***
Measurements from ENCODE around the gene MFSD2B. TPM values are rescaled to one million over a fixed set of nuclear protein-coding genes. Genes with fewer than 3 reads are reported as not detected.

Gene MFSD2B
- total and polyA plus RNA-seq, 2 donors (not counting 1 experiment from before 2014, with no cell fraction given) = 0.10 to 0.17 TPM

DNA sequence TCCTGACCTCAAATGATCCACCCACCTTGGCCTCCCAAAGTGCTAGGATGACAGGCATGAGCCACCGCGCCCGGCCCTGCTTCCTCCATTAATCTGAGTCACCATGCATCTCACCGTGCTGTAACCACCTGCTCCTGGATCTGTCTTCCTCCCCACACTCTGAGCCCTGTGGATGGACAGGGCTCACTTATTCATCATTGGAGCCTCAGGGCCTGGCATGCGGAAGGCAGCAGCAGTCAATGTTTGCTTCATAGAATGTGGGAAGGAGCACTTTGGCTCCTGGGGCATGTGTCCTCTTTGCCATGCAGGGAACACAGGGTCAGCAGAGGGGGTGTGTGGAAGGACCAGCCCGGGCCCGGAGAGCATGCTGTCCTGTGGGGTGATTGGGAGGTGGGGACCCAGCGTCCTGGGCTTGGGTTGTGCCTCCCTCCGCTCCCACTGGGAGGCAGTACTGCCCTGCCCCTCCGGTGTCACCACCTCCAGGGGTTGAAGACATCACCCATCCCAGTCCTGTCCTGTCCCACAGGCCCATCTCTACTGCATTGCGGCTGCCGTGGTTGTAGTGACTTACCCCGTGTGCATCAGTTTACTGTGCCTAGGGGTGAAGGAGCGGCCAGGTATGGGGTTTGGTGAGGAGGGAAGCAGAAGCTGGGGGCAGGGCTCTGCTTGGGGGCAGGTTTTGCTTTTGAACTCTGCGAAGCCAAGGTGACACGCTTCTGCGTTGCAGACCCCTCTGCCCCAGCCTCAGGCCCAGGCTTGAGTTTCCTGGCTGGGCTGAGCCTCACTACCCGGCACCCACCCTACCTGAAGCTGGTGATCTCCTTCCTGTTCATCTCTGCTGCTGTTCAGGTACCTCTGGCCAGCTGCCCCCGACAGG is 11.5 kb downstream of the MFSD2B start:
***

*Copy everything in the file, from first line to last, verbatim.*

Measurements from ENCODE around the gene MFSD2B. TPM values are rescaled to one million over a fixed set of nuclear protein-coding genes. Genes with fewer than 3 reads are reported as not detected.

Gene MFSD2B
- total and polyA plus RNA-seq, 2 donors (not counting 1 experiment from before 2014, with no cell fraction given) = 0.10 to 0.17 TPM

DNA sequence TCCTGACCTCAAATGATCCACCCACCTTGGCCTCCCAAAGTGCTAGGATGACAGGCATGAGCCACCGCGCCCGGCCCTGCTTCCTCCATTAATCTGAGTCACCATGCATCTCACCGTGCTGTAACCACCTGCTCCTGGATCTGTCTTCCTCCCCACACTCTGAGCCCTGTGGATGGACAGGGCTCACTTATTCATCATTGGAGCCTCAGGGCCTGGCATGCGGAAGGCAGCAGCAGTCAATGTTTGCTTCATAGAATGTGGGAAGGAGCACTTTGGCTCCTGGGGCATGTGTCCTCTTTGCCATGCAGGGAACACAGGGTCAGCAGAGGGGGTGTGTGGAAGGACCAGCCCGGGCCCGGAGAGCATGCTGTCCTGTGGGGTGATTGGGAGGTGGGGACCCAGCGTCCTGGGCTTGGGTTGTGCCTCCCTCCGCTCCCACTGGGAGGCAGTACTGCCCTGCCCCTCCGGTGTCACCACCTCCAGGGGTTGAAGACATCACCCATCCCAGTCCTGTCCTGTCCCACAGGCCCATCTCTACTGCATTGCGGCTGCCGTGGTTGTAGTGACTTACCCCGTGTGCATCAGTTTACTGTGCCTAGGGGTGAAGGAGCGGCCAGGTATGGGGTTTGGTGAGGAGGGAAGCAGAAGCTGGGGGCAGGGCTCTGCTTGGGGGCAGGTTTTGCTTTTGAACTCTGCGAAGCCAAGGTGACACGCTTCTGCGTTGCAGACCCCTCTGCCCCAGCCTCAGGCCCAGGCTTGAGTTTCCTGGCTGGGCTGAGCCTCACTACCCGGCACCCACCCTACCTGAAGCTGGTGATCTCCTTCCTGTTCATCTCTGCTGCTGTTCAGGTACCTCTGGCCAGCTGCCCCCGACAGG is 11.5 kb downstream of the MFSD2B start: